If you are looking for expert college hockey analysis on this website, I respectfully redirect you to the P-G’s Road to the Frozen Four blog (just as I redirect you to the P-G’s rock music critic if you are looking for a review of Eric Clapton’s rendition of “Crossroads” Saturday night). I can tell you which four teams are playing for the championship this week at Consol: Yale, University of Massachusetts-Lowell, St. Cloud State, and Quinnipiac (the two semifinal games are on April 11 and the winners play in the finals on April 13).
I also do not intend to overwhelm you with a series of statistics on this year’s Frozen Four teams, players, or coaches. I do have one interesting international item: of the 106 players listed on the rosters of these four teams, 30 have hometowns outside of the United States. This fact does not make the 2013 Frozen Four the biggest worldwide sporting event this week (that would be either the April 8 Manchester United v. Manchester City professional football match or the April 11-14 Masters men’s professional golf tournament). But that 28% non-U.S. player figure does point out the increasing globalization of American collegiate sports participation.
The NCAA is in charge of policing all teams, players and coaches participating in national college sports. An AP story pointed out, using football examples: “The NCAA has come under fire for botching the investigation into a rogue booster at [the University of] Miami, and there have been complaints about the way the governing body handled other cases, such as the harsh sanctions leveled against Penn State in the Jerry Sandusky child sex abuse scandal.” But the NCAA and its numerous legal troubles is not my focus of this piece (sorry, Joe Paterno legacy defenders – but I am looking forward to reading your protest handbills outside Consol).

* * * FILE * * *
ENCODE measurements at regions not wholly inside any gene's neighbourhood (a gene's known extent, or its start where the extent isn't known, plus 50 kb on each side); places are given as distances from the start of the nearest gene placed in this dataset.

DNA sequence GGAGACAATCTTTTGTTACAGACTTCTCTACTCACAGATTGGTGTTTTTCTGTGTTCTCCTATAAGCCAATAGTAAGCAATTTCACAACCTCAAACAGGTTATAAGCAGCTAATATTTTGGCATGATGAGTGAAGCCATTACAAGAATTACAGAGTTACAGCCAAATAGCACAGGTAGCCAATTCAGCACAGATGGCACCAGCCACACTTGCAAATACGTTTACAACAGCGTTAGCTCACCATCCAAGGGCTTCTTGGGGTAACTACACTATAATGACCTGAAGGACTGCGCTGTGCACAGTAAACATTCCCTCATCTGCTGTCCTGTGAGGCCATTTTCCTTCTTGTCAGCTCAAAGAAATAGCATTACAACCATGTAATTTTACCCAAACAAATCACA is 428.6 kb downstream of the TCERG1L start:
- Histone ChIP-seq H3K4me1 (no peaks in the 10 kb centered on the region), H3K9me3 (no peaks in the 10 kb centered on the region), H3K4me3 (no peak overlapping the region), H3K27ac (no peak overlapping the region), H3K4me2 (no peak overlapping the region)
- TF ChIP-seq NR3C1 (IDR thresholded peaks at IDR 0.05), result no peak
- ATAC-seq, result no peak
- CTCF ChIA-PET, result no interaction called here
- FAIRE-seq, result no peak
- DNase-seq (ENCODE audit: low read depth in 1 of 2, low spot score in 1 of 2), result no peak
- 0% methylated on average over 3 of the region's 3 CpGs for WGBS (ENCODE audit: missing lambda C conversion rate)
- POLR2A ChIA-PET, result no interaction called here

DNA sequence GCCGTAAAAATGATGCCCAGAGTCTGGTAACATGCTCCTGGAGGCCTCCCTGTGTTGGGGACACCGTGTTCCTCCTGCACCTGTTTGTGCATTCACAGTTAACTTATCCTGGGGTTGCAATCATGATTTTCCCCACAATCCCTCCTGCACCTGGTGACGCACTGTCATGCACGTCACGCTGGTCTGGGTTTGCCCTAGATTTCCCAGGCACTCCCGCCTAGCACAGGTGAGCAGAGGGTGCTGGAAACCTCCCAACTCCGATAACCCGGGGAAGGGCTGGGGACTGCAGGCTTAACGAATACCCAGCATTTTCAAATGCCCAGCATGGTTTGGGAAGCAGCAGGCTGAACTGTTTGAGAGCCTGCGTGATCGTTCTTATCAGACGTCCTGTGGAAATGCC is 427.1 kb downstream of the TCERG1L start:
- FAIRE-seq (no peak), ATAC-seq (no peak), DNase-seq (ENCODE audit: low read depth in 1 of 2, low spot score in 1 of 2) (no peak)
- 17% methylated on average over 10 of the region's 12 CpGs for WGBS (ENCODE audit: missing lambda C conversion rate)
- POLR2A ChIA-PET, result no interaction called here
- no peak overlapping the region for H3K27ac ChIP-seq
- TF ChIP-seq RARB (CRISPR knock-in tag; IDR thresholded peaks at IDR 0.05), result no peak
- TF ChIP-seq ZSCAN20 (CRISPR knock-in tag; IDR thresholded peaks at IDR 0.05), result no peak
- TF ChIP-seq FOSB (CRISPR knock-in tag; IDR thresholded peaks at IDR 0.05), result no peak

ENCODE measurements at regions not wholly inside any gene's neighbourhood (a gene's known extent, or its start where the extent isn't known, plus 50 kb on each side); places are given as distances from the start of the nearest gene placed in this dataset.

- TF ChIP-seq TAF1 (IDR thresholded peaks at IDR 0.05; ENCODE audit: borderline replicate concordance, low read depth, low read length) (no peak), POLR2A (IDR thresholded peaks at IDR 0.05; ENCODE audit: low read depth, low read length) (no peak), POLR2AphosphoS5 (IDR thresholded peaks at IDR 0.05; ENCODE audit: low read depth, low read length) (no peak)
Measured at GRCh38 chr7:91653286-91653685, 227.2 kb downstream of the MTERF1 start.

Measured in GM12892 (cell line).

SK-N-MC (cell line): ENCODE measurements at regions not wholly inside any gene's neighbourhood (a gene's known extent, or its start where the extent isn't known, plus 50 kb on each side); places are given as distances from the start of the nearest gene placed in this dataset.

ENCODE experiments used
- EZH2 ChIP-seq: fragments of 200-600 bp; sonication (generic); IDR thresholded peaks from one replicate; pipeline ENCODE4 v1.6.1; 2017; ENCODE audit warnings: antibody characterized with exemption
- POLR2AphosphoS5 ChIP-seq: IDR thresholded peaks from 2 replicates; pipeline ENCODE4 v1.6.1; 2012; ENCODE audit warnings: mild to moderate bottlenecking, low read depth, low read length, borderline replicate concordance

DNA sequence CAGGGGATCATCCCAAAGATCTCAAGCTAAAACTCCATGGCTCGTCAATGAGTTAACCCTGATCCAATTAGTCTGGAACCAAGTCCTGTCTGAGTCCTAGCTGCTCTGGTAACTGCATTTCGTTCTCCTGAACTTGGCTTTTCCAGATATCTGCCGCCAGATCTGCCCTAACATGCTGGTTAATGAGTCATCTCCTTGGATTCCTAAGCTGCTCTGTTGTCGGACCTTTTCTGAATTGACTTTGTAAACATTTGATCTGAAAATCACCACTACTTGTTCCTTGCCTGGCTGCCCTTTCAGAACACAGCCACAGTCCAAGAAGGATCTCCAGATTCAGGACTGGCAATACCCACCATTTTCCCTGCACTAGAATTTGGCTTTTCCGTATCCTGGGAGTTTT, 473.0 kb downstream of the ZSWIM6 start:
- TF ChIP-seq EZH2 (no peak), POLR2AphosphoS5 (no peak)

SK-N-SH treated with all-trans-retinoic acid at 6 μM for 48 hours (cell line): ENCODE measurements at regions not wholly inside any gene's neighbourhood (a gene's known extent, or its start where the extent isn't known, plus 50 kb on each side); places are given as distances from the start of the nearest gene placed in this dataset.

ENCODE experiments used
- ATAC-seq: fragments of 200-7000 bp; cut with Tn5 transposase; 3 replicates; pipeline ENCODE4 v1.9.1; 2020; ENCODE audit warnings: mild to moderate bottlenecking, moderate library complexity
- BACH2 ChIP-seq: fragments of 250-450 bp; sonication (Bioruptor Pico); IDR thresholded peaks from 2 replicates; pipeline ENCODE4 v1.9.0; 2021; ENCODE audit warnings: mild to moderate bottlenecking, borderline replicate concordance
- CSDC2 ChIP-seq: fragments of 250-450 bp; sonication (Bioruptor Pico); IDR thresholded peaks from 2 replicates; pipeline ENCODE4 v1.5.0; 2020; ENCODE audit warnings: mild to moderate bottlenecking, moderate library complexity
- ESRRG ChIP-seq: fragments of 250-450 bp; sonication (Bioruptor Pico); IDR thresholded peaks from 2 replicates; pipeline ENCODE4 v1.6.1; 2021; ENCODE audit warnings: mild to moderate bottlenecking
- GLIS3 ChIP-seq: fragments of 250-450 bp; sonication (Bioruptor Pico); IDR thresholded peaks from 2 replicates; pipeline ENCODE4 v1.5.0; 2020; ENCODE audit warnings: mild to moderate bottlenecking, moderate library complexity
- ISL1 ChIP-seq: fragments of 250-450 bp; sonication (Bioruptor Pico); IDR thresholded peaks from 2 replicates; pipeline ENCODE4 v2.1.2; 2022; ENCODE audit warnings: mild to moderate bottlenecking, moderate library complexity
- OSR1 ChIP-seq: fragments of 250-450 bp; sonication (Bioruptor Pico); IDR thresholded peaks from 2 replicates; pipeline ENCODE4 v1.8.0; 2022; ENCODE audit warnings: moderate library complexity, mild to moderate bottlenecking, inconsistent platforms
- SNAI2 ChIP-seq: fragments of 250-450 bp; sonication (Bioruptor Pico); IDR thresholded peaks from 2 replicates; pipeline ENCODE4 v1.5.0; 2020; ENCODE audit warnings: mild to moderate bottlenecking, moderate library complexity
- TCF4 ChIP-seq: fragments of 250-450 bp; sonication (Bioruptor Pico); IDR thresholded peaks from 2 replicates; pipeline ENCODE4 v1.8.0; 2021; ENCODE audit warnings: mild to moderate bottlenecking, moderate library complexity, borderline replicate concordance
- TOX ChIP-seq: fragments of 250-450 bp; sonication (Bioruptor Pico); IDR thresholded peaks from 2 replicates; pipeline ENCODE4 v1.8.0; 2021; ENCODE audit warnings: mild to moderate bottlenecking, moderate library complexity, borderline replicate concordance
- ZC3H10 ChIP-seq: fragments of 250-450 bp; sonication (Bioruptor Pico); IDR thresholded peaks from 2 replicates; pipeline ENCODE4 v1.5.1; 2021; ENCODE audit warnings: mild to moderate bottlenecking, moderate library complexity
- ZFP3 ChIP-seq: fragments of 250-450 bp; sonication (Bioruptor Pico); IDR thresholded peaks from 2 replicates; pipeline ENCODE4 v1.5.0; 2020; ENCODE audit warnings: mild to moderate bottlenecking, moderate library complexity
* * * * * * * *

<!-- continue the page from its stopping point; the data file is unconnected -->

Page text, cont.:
So, what am I writing about in connection with the Frozen Four? Since I write for “the news and opinion crossroads of Western Pennsylvania’s legal community,” I decided to write about law schools. Two of the four teams in town this week are from private colleges which have law schools. Yale (established 1824) was originally named the New Haven Law School. Quinnipiac (established 1990) was originally named the University of Bridgeport Law School. They are located less than 10 miles apart in the “Constitution State” of Connecticut.
While Quinnipiac Law School in its brief history has zero alumni/graduates who have served on the United States Supreme Court, Yale Law School boasts of ten justices, including three on the current Court: Sonia Sotomayor, Samuel Alito, and Clarence Thomas. As I researched the background of these former Elis, I developed a remarkable working hypothesis: Justice Thomas is a big Yale hockey fan. Allow me to test it …